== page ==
# Black-Scholes formula given arbitrary value of $S_{T}$

Is there a formula for Black and Scholes when we have expected payoff $$\mathbb{E}[\max(se^{X}-K,0)]$$ for $$X$$ having any normal distribution?

## 1 Answer

Let $$X\sim N(m,v^2)$$ be normally distributed. Then, for all strikes $$K>0$$ and $$\omega\in\{-1,1\}$$, \begin{align*} \mathbb{E}[\max\{\omega(e^X-K),0\}]=\omega e^{m+\frac{1}{2}v^2}\Phi\left(\omega\frac{m-\ln(K)+v^2}{v}\right)-\omega K\Phi\left(\omega\frac{m-\ln(K)}{v}\right), \end{align*} where $$\Phi$$ is the standard normal cdf. The indicator $$\omega$$ is used to differentiate whether you have a call option ($$\omega=1$$) or a put option ($$\omega=-1$$).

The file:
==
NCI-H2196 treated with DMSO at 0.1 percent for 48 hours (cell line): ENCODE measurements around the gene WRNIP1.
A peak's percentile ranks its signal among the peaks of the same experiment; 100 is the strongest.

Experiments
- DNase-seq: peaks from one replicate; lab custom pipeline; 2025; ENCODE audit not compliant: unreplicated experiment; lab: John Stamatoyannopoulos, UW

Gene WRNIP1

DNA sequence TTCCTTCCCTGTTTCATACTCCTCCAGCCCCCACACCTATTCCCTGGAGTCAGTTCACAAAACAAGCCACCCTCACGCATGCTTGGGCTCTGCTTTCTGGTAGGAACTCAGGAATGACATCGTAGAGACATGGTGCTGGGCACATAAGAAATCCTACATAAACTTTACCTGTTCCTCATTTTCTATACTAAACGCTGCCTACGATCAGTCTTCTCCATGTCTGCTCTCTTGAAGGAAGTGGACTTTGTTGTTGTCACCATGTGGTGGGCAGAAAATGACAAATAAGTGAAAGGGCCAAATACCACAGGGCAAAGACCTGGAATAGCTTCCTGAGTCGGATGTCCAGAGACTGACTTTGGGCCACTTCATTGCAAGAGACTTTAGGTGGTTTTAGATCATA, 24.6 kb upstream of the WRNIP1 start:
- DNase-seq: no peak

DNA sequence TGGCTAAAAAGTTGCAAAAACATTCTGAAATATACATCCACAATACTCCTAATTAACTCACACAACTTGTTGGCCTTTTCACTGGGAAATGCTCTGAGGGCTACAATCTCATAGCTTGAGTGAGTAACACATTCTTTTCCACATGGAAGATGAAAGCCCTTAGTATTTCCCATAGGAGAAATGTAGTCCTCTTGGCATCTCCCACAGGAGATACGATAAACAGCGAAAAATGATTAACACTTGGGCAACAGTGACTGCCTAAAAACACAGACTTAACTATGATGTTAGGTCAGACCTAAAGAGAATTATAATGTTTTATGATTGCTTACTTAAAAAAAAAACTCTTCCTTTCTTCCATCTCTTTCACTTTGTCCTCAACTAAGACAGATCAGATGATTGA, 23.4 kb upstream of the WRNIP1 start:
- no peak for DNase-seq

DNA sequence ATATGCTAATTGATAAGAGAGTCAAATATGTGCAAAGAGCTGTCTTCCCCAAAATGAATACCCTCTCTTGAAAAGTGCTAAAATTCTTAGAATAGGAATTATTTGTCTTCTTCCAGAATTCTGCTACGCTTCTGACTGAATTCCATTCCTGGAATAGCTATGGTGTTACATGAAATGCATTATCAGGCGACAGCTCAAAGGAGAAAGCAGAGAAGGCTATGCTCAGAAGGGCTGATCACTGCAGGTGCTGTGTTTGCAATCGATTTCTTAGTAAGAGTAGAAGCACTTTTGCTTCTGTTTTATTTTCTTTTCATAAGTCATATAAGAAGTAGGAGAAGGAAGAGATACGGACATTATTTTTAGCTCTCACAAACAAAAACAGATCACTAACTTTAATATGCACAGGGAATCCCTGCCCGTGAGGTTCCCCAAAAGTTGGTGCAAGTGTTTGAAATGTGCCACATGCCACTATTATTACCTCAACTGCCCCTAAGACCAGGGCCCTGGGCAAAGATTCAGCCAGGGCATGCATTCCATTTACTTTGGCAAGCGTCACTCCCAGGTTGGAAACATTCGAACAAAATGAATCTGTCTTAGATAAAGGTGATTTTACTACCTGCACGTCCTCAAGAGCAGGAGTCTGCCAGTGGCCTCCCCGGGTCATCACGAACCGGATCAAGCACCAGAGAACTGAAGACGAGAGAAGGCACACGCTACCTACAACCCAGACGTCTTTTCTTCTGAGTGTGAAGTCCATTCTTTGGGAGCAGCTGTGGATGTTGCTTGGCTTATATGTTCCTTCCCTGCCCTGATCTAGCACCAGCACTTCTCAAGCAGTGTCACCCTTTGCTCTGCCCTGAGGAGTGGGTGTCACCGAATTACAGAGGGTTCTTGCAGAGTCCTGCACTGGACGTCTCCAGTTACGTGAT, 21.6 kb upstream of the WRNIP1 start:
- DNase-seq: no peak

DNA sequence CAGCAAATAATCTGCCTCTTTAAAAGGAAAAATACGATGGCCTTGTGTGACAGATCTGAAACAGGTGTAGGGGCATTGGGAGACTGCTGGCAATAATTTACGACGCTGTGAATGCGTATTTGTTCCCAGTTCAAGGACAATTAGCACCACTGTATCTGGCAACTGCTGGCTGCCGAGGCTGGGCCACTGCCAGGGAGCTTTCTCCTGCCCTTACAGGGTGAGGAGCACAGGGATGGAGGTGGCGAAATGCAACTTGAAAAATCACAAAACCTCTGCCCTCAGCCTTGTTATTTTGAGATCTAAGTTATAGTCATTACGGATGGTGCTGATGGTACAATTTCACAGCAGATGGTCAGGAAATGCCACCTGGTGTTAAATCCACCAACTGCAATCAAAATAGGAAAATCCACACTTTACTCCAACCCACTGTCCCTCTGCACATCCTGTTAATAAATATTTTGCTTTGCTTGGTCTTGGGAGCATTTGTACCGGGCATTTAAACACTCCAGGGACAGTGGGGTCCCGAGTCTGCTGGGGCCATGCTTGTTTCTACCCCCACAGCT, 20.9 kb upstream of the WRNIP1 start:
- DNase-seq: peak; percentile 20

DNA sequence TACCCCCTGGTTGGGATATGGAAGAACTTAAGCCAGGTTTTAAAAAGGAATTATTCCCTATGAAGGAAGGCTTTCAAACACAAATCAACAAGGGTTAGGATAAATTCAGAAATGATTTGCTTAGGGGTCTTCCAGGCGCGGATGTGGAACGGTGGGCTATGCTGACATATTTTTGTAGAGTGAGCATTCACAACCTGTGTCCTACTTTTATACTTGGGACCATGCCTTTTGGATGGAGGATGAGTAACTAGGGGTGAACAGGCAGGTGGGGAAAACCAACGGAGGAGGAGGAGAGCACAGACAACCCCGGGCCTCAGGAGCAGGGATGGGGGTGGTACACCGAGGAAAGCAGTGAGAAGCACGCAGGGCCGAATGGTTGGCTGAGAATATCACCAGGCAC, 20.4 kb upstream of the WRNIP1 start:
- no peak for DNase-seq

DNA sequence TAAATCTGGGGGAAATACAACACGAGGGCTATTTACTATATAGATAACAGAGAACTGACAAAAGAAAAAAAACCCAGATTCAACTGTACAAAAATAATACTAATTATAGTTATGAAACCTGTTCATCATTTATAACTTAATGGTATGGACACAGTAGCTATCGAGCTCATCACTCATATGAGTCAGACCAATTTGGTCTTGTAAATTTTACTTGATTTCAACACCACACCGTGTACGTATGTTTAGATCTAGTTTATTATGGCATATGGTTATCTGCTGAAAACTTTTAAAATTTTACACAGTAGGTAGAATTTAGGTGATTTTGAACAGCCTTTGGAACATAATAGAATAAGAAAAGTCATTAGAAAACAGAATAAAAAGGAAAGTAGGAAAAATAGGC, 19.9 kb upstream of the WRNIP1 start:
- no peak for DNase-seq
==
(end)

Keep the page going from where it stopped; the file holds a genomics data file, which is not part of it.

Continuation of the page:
It follows directly from integrating the log-normal density. Brigo and Mercurio call this a useful calculation''.

The Black-Scholes formula is a special case of this equation where $$m=\ln(S_0)+\left(r-\frac{1}{2}\sigma^2\right)T$$ and $$v^2=\sigma^2T$$.

• what about the $s$? – Nocturnal Aug 27 '20 at 14:58
• @Nocturnal Note that $se^X=e^{\ln(s)+X}$. Thus, you simply add $\ln(s)$ to the mean $m$ but don't change the variance $v^2$. This is the reason why $m$ starts with $\ln(S_0)$ in the Black-Scholes case. – Kevin Aug 27 '20 at 15:39